"Setting boundaries with toxic people can help especially if you want to maintain a relationship but change the dynamic in a relationship that is negatively impacting you,” said Jennifer Mann, a therapist and MyWellbeing community member. “When setting a boundary with someone where there are none in place, this will most likely cause a reaction from the other person. It is natural for people in relationships to expect things to stay as they are. However, it is important to note that it's not always healthy to continue down the same path. When setting a boundary with a toxic person, evaluate what you want out of the relationship and use this desire to help craft a boundary that aims to achieve this goal."
And keep in mind that simply labeling someone as toxic isn’t always right or helpful.
"There are toxic relationship dynamics rather than toxic people,” said Desirée Patrice, a therapist and MyWellbeing community member. “The toxic label is a sweeping character judgement distracting from the specific problems within the relationship. This is an opportunity to clarify your personal values and preferences.”
“Branding a person as toxic (i.e. bad) creates a split where the person is either your enemy or an object of pity. ‘Enemy’ may lead to a premature severance. If there is pity, it’s harder to set boundaries out of guilt. And watch out for the term ‘cutoff.’ All relationships change. You may require change, and that is different than doing harm."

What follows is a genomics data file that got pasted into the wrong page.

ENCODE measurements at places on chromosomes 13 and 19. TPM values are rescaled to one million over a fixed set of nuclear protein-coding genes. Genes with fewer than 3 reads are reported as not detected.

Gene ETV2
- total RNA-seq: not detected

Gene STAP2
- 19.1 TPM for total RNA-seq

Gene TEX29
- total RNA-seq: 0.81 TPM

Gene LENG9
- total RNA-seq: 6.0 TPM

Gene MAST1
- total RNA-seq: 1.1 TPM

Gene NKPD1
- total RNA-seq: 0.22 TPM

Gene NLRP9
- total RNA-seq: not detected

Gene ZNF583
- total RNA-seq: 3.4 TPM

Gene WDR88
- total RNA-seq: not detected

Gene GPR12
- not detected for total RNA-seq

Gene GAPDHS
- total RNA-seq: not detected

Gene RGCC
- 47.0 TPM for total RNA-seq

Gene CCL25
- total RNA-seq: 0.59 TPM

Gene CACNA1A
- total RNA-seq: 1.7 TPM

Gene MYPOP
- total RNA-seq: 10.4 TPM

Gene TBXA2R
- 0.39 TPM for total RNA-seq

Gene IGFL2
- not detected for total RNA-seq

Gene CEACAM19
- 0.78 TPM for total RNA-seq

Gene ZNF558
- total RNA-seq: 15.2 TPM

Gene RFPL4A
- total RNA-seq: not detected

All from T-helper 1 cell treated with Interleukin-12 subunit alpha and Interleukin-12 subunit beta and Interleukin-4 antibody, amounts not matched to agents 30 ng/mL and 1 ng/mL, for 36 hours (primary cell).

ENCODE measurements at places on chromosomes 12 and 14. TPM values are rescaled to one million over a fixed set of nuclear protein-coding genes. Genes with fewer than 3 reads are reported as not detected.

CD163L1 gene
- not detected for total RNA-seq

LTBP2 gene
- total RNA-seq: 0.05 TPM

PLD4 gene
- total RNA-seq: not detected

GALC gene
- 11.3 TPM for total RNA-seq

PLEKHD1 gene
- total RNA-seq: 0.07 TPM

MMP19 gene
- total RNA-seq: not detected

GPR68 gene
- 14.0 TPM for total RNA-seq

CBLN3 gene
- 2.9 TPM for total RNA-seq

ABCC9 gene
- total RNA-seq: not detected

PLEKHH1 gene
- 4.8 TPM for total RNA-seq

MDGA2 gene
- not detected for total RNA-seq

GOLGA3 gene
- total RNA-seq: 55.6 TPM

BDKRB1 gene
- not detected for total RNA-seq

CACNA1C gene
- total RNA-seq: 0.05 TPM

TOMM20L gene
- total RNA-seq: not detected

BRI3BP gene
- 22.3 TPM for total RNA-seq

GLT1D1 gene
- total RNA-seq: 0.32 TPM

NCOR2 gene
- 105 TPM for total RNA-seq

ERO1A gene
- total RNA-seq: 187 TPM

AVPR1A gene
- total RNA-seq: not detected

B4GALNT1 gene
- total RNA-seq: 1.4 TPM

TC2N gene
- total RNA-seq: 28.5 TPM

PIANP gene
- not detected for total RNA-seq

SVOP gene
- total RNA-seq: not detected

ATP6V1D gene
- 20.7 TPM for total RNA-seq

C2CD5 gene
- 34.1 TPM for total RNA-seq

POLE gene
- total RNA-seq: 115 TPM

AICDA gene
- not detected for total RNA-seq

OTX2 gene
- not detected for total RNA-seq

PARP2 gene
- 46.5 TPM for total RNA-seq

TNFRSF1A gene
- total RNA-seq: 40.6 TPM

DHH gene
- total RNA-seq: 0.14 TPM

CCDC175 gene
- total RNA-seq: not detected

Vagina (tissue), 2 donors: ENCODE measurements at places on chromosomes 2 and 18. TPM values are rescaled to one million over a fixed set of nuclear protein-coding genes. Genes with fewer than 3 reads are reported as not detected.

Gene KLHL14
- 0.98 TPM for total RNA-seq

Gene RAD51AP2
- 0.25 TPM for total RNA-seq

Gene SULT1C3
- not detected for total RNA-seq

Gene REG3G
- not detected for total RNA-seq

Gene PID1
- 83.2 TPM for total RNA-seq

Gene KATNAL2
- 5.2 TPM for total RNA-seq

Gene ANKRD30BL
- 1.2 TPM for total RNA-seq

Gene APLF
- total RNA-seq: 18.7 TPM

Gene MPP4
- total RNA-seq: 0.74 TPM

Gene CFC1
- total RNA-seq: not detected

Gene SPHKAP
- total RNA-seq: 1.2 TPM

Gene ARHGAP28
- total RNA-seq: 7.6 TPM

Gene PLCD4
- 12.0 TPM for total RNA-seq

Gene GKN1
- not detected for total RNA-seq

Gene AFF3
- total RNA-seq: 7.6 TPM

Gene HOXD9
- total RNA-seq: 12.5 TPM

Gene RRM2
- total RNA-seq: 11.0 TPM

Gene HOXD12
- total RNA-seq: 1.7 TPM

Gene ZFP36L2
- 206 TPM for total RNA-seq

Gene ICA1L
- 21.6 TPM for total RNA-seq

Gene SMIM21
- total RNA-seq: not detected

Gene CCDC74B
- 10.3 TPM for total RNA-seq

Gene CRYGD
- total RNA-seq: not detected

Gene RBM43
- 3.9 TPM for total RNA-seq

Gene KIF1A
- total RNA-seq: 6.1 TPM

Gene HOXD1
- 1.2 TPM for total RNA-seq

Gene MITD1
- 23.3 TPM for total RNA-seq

Basically, if a relationship makes you feel bad more often than it makes you feel good, there is the possibility that there is toxicity there. Whether it’s a boss who makes you dread coming to work, a partner who has you walking on eggshells, a family member who makes gatherings a chore, or a friend who seems to take pleasure in tearing you down, it can be difficult to figure out how to navigate the relationship, start a conversation, or make an exit.
If you’re struggling to deal with problematic people around you, support is available. You deserve to have fulfilling relationships with supportive people, and we’re here for you every step of the way.
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Caitlin is MyWellbeing's Content Lead, a writer, speaker, communication coach, and the founder of Commcoterie, a communication consultancy. She teaches teams how to use professional coaching communication techniques in their everyday conversations, helps leaders engage their teams with effective and inclusive communication, and partners with service providers to activate their programs and offerings with their own clients through inspiring communication strategies. Find out more, including how to work with her, at www.commcoterie.com.